Suze: and learn more about how you can participate in the sweepstakes. And by the way, you don't have to learn a lot because as soon as you've opened up the account, you are automatically entered once you funded it for $100, you are automatically entered into
Suze: the Suze holiday sweepstakes. That is what you need to know. So let's get on it everybody. All right, KT, what do you got for me today?
KT: Hi, Suze.
KT: You ready? I have some great questions for you, but are you ready?
Suze: I am. We just got through that. I have to say it's such a...
KT: we laughed all morning because we were talking about Thanksgiving, her favorite holiday of the year. And she can't wait because for two years, we had no company. It was just me, Suze and Colo eating
KT: the biggest Turkey on earth. And now we have 16 guests, 16 family members around the table. We're very, very excited. Very excited. Suze can't wait. Suze my first email is not a question, it's from Teresa. But she has something really great to share. And because we're in the season of thanks, this is a big thank you to you Suze.
KT: It says Suze. This email is to thank you. I watched your Saturday night show for many years, I was in $20,000 of credit card debt in 2007. That was a serious year everybody. And I applied your principles, and have recently retired with a large retirement income. Almost $20,000 a month with pensions and investments.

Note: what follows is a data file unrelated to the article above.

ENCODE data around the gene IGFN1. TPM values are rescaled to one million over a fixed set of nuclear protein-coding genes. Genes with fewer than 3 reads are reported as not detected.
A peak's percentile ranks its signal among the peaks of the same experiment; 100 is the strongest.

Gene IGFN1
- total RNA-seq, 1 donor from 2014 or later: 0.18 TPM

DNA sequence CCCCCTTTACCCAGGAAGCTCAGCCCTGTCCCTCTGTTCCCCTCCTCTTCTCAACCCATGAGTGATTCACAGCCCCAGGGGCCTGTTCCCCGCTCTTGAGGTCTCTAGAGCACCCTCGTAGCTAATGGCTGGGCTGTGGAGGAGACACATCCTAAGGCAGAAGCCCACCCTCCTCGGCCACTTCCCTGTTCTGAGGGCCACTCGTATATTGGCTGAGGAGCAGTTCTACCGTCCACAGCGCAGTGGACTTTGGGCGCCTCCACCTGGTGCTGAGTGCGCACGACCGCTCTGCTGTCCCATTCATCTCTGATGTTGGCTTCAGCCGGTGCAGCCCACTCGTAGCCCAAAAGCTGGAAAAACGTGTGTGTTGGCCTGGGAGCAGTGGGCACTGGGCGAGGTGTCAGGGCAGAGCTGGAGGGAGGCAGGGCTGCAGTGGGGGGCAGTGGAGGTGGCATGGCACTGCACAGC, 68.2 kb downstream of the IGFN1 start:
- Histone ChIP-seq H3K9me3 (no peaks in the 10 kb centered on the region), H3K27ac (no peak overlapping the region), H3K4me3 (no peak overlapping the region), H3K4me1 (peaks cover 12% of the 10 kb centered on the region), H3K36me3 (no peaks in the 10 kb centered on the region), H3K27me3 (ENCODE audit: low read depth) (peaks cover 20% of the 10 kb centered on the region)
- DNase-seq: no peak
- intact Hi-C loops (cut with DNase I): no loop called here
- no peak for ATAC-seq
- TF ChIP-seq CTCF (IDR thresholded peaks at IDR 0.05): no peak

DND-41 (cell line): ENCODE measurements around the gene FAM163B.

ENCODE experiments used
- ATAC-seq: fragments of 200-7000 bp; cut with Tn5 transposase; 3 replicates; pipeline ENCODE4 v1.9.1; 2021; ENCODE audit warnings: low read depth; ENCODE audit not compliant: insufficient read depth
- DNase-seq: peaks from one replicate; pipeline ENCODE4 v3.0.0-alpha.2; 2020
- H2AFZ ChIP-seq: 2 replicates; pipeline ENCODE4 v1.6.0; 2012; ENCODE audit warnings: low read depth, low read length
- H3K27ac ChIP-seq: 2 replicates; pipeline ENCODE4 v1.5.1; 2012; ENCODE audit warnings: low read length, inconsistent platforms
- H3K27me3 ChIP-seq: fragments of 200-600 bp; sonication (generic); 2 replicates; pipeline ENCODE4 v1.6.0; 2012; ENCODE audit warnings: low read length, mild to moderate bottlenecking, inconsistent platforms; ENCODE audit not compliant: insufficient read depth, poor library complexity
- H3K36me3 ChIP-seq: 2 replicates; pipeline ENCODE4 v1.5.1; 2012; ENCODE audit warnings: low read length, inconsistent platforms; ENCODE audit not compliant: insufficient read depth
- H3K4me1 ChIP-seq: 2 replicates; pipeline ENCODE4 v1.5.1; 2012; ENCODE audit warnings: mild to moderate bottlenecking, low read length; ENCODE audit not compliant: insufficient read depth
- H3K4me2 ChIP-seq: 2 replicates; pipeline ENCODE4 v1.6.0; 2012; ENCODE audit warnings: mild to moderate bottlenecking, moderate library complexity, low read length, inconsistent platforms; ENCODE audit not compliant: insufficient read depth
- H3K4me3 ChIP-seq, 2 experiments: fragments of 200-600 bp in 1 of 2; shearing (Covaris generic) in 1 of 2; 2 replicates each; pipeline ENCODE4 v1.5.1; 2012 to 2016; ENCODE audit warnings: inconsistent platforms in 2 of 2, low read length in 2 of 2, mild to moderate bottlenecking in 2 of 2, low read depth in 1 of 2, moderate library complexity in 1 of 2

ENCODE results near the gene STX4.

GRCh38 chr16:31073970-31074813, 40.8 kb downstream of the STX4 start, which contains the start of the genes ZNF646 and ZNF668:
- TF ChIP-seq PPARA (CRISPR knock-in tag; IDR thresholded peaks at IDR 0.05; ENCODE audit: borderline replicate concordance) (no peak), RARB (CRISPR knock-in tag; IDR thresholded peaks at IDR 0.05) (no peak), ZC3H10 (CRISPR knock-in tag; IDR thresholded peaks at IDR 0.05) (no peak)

KT: 2 to 3 jobs after I started listening to you in 2008. I paid off my credit card debt, my house and I saved a lot. She and then she says what she did, she was a nurse practitioner and nursing professor. And she said I worked and worked and worked.
KT: I will be eternally grateful to you for your guidance to me, and listen to all of your podcasts. May God bless you richly and KT to for all your days. Love Teresa.
Suze: You know what I love most about this email?
Suze: And Teresa thank you so much. When I get emails like that, I can't tell you have goose bumps all over right now, goose bumps because
Suze: you know for years for 40 years, I've been doing this and it's you know, you talk into a microphone, you look into a camera, and it's so rewarding when you actually hear back from the people that you so hope that you have touched. But the real reason KT, that I love that you chose this is because of this following reason.
Suze: Sometimes so many of you out there feel so hopeless. You feel that you're in credit card debt, why should you get out? You're never gonna be able to make it, you might as well just charge to the max, have a great time now, and do all of these things. 2007 was just 15 years ago right now.
Suze: In 15 short years, look, look what she did. And Teresa is no different than every single one of you.
Suze: But she had the drive, the willing to work, to save, to live below her means but within her needs, and she did it.